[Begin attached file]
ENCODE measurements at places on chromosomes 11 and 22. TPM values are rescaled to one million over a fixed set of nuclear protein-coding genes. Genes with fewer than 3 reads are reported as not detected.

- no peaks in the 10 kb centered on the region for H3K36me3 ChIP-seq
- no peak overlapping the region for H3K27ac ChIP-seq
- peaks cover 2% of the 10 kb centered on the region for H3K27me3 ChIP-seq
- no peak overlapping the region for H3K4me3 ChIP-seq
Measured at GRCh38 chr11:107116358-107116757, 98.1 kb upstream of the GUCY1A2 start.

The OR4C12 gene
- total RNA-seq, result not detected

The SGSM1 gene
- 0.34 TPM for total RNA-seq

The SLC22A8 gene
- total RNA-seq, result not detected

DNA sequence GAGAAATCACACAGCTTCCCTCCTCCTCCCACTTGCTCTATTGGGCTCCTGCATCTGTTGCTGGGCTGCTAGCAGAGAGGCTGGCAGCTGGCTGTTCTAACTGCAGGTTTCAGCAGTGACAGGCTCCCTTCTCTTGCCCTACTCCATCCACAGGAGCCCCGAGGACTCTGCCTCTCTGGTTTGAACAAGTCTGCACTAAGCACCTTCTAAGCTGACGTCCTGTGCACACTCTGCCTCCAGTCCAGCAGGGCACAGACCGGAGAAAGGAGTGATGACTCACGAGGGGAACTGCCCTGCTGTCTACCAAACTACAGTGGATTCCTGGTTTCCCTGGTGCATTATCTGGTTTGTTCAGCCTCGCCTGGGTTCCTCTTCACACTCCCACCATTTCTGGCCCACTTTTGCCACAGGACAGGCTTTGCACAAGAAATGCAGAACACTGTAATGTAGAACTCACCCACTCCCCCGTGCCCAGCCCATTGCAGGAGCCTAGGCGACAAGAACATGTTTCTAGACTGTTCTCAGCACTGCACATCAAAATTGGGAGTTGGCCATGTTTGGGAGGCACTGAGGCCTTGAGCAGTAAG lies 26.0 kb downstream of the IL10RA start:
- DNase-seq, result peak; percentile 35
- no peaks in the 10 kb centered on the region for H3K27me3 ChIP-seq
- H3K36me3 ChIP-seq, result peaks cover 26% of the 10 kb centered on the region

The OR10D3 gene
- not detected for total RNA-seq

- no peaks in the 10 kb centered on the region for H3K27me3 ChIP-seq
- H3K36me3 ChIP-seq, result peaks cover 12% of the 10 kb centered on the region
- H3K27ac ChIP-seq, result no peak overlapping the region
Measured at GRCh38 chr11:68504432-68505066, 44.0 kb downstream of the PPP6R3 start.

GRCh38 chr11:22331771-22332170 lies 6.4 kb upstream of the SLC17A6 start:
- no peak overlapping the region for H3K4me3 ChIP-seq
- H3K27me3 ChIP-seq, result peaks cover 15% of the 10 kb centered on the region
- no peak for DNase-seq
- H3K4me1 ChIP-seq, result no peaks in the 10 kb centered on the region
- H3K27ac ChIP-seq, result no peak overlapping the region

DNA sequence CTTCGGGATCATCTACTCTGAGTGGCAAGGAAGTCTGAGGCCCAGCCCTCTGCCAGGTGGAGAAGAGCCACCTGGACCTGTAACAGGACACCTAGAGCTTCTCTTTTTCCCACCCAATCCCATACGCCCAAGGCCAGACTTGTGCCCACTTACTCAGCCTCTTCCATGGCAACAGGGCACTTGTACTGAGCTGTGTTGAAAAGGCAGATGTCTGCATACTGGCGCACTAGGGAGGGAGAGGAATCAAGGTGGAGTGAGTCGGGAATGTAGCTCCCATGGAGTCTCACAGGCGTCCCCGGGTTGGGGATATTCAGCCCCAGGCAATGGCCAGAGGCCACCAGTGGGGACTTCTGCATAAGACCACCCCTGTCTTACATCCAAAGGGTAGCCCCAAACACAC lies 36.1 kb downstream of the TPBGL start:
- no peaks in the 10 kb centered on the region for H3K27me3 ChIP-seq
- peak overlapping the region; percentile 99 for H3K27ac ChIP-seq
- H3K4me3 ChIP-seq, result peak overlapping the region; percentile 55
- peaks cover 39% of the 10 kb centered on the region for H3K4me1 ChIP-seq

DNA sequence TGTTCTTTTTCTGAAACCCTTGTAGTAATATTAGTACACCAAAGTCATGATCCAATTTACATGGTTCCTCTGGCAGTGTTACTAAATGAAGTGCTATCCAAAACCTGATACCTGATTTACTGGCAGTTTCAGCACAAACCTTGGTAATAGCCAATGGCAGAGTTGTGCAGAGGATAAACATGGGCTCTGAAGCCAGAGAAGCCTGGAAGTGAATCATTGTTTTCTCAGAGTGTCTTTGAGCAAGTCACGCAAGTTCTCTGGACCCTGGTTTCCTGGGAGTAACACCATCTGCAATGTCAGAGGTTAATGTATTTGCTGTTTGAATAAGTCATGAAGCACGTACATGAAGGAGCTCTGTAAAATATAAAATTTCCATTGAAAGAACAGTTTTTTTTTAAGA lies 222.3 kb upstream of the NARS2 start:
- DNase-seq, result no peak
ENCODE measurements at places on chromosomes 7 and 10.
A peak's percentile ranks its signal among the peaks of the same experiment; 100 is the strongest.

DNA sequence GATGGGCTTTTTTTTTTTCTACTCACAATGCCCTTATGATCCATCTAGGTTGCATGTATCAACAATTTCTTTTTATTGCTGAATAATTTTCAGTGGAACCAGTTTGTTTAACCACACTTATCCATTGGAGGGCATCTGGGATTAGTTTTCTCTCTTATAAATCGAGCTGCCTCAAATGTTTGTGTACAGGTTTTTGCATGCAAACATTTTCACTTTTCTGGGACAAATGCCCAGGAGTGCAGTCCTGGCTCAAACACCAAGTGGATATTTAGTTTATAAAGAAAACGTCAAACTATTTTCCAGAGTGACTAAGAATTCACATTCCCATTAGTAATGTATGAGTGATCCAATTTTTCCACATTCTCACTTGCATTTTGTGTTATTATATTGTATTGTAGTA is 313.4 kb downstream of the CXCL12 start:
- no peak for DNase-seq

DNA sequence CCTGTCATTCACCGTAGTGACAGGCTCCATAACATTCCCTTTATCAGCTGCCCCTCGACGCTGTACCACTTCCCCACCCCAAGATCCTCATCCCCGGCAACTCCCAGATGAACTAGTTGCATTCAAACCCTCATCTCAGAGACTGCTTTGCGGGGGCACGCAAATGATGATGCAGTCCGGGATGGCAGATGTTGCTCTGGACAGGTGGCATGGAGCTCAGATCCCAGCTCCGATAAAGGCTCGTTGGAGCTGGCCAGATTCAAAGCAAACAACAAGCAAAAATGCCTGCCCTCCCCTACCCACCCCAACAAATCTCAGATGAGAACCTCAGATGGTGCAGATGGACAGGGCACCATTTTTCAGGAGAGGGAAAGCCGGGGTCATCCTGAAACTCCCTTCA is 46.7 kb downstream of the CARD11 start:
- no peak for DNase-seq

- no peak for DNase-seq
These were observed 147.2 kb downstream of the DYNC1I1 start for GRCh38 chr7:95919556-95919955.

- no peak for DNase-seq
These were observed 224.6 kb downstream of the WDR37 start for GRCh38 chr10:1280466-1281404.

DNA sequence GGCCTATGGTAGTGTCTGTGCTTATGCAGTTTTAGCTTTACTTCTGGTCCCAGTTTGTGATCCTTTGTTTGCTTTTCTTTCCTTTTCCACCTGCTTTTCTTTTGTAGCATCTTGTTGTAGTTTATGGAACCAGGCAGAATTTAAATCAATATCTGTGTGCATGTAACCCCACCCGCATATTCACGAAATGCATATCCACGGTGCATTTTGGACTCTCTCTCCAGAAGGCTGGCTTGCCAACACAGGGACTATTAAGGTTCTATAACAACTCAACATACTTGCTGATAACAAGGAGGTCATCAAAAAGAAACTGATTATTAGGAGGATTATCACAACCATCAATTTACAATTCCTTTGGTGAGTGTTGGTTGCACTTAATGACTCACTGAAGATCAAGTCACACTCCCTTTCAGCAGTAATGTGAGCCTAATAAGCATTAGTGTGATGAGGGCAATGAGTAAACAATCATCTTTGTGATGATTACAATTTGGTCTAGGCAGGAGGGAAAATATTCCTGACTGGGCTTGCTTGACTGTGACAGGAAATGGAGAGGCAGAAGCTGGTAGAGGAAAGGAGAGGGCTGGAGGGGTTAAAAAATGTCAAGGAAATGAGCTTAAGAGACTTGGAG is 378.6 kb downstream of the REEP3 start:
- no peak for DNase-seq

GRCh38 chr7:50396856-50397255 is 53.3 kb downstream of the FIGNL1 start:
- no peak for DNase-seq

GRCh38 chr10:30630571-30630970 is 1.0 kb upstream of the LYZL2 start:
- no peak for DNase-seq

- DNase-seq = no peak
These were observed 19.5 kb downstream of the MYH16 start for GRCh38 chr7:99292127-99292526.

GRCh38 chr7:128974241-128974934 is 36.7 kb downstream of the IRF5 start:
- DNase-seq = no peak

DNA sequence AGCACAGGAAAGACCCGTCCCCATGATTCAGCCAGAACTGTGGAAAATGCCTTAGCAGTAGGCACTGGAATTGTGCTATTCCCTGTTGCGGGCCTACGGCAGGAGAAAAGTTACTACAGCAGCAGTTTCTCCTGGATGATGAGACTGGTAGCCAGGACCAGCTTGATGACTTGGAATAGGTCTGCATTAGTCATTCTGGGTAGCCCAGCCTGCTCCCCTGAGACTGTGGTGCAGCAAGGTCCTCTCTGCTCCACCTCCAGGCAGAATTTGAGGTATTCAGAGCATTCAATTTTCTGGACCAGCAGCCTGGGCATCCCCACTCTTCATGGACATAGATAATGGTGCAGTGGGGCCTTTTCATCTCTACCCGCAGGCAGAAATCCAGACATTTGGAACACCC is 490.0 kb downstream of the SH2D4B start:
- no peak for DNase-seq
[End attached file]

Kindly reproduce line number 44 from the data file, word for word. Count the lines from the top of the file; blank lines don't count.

- no peak for DNase-seq